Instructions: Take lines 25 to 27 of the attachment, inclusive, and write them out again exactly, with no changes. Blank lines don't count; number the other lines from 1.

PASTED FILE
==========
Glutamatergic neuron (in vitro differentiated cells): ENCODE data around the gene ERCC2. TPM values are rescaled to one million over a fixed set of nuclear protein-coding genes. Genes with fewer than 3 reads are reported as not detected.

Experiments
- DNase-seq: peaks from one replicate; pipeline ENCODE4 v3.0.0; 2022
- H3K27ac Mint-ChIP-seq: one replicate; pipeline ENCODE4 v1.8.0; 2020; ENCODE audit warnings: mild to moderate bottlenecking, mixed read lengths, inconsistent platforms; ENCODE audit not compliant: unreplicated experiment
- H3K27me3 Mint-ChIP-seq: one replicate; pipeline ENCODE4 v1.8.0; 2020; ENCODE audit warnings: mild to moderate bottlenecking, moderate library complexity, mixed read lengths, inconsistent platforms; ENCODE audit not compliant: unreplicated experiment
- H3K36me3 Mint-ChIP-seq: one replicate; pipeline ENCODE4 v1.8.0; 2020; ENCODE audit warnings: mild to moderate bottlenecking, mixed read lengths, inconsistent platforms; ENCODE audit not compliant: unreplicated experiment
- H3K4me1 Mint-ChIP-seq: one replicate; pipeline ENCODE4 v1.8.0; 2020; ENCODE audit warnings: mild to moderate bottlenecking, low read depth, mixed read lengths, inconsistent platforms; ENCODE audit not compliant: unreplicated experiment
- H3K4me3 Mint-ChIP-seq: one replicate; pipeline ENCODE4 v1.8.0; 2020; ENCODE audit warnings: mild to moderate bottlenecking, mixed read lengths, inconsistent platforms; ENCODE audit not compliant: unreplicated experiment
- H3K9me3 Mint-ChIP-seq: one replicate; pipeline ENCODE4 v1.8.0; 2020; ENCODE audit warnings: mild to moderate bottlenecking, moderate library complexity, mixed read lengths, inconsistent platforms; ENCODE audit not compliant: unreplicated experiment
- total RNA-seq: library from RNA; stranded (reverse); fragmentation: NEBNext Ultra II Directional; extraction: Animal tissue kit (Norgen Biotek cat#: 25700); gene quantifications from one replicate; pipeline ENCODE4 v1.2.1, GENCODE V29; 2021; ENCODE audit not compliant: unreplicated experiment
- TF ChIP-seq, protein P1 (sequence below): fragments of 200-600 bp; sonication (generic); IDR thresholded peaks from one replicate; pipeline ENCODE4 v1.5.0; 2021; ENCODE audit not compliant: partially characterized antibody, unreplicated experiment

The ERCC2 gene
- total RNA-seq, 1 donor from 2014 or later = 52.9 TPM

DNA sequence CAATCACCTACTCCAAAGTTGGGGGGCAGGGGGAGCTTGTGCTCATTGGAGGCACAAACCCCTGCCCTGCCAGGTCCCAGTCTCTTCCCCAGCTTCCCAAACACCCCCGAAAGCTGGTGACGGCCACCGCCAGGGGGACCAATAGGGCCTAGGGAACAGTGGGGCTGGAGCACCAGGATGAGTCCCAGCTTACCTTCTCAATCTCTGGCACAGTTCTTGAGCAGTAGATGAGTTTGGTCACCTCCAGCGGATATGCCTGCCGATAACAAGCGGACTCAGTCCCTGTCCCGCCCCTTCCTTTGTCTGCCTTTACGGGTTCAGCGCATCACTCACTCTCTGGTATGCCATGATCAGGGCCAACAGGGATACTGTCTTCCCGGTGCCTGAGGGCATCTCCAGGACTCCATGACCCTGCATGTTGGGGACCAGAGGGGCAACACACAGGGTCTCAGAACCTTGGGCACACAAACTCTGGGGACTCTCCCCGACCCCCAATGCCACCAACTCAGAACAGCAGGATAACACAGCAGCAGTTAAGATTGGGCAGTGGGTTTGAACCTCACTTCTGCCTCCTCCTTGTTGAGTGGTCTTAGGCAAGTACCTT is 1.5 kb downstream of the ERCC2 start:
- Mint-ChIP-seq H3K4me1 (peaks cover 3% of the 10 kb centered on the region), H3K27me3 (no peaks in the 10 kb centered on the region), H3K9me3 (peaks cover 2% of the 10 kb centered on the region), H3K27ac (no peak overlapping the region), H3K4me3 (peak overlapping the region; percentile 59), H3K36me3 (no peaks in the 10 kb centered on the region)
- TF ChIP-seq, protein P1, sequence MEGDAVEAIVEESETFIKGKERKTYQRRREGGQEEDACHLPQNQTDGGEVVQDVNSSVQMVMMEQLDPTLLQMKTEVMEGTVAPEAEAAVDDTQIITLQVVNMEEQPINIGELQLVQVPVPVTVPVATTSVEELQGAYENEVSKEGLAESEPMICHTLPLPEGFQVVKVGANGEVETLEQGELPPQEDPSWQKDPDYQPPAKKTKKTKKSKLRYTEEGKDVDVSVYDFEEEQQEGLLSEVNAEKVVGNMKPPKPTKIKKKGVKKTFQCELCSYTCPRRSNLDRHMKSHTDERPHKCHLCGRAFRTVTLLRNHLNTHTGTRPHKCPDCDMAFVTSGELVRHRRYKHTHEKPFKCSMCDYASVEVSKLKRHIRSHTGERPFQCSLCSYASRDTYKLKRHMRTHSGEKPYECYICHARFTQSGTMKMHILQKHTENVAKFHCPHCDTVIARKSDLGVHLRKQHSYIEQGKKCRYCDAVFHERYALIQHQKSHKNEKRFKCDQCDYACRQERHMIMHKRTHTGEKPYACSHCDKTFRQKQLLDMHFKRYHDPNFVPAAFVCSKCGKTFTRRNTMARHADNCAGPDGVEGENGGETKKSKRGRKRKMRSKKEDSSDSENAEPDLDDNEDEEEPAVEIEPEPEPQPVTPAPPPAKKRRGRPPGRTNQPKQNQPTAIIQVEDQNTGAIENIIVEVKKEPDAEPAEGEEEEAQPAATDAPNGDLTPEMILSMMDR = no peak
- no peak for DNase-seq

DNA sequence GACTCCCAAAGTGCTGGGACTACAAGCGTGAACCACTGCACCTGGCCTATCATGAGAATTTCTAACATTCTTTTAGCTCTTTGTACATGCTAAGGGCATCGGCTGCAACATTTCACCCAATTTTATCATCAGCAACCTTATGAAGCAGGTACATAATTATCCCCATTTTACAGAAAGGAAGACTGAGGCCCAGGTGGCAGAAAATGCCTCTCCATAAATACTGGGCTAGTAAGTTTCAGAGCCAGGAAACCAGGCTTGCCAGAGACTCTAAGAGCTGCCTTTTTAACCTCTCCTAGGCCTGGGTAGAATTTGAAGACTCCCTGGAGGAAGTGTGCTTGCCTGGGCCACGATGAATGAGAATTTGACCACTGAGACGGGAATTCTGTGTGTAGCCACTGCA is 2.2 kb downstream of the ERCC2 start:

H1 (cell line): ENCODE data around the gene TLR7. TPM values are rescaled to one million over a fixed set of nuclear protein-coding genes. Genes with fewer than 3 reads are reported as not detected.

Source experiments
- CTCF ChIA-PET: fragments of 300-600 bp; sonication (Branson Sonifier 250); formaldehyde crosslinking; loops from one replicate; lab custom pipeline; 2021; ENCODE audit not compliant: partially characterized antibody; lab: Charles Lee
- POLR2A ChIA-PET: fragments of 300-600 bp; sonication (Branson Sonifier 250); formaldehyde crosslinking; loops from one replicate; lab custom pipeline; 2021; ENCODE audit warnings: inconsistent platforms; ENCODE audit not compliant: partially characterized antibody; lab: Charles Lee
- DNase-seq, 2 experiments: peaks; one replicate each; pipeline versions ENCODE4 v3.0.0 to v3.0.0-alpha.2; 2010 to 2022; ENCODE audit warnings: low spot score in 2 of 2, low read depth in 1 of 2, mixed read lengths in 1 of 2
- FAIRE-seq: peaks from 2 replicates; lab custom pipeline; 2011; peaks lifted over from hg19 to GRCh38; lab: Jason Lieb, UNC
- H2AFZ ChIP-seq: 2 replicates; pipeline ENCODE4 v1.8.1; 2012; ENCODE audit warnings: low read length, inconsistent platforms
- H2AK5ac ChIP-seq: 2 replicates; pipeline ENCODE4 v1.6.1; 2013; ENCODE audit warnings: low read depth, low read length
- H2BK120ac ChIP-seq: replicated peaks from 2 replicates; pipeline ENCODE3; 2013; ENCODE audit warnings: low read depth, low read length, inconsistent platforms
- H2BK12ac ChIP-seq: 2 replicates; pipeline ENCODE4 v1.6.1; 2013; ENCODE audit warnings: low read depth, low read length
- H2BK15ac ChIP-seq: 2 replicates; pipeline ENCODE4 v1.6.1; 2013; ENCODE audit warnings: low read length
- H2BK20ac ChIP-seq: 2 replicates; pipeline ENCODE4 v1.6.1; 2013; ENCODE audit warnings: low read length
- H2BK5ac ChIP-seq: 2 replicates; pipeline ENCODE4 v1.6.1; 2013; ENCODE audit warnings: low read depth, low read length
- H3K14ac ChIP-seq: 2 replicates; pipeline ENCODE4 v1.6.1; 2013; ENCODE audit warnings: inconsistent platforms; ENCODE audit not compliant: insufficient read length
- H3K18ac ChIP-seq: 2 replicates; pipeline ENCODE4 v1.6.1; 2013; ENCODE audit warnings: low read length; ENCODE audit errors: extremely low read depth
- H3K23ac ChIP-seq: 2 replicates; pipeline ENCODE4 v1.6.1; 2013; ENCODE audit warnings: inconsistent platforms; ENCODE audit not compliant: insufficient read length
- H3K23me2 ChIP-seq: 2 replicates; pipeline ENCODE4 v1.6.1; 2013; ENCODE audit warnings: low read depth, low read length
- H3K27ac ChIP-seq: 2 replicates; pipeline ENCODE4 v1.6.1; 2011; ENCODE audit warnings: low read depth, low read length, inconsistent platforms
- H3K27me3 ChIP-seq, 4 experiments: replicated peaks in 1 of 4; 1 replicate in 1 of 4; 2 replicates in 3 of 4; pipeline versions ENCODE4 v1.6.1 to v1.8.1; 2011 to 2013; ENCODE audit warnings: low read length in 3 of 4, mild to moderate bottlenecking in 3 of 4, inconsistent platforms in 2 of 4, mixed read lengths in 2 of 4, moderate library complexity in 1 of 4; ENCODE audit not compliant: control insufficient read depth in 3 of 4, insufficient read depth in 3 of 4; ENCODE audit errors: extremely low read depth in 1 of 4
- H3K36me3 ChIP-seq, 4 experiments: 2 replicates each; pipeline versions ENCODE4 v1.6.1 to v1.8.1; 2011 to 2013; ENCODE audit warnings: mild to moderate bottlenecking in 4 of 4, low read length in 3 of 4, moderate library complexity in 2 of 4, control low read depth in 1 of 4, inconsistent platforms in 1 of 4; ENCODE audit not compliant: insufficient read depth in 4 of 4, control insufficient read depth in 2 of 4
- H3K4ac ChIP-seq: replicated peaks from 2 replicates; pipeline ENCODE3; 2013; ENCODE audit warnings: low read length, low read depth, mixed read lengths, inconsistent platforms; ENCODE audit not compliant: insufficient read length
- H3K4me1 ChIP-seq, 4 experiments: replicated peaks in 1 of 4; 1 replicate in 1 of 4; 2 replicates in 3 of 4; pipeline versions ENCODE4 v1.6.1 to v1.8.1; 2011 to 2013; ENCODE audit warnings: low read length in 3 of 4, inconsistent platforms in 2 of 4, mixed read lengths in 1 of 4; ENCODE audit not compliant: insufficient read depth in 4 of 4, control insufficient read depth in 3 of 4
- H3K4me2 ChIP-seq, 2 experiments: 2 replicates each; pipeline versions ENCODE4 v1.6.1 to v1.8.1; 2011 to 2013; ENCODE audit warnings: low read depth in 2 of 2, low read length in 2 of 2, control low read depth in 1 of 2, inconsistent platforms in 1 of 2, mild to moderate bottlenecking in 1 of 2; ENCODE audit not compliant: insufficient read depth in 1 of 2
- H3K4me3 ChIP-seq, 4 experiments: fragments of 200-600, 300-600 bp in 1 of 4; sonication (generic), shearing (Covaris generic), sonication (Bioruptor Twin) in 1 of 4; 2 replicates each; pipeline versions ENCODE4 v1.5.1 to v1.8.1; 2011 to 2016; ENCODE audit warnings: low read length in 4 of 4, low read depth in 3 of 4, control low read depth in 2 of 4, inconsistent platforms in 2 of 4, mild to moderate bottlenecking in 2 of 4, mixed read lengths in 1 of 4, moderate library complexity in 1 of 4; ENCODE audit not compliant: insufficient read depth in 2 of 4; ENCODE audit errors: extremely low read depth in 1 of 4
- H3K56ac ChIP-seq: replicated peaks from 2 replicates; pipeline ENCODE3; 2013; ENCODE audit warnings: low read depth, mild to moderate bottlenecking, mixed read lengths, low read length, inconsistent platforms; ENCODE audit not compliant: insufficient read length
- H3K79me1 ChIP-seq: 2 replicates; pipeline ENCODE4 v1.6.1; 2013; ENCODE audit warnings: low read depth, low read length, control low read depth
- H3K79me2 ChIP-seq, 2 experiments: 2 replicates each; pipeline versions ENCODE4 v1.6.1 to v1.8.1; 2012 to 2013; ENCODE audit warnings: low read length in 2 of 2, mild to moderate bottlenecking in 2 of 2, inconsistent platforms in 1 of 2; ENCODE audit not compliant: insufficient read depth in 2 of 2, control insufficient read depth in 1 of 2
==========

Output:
- H2AFZ ChIP-seq: 2 replicates; pipeline ENCODE4 v1.8.1; 2012; ENCODE audit warnings: low read length, inconsistent platforms
- H2AK5ac ChIP-seq: 2 replicates; pipeline ENCODE4 v1.6.1; 2013; ENCODE audit warnings: low read depth, low read length
- H2BK120ac ChIP-seq: replicated peaks from 2 replicates; pipeline ENCODE3; 2013; ENCODE audit warnings: low read depth, low read length, inconsistent platforms